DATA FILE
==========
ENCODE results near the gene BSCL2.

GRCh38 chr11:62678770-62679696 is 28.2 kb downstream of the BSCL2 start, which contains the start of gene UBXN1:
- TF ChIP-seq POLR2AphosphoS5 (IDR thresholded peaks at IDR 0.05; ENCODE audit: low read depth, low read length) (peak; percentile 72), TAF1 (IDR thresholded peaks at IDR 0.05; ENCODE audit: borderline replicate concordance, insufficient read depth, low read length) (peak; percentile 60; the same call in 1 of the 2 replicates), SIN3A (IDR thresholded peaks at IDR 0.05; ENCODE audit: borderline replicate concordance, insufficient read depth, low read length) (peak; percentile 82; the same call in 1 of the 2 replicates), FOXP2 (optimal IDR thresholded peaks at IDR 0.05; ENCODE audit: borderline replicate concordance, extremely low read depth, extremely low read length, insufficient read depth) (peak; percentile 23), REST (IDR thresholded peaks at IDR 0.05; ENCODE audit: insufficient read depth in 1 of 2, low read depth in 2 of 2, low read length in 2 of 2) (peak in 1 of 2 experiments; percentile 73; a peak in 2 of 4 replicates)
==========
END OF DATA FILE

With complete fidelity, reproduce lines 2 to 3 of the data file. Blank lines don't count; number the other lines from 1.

GRCh38 chr11:62678770-62679696 is 28.2 kb downstream of the BSCL2 start, which contains the start of gene UBXN1:
- TF ChIP-seq POLR2AphosphoS5 (IDR thresholded peaks at IDR 0.05; ENCODE audit: low read depth, low read length) (peak; percentile 72), TAF1 (IDR thresholded peaks at IDR 0.05; ENCODE audit: borderline replicate concordance, insufficient read depth, low read length) (peak; percentile 60; the same call in 1 of the 2 replicates), SIN3A (IDR thresholded peaks at IDR 0.05; ENCODE audit: borderline replicate concordance, insufficient read depth, low read length) (peak; percentile 82; the same call in 1 of the 2 replicates), FOXP2 (optimal IDR thresholded peaks at IDR 0.05; ENCODE audit: borderline replicate concordance, extremely low read depth, extremely low read length, insufficient read depth) (peak; percentile 23), REST (IDR thresholded peaks at IDR 0.05; ENCODE audit: insufficient read depth in 1 of 2, low read depth in 2 of 2, low read length in 2 of 2) (peak in 1 of 2 experiments; percentile 73; a peak in 2 of 4 replicates)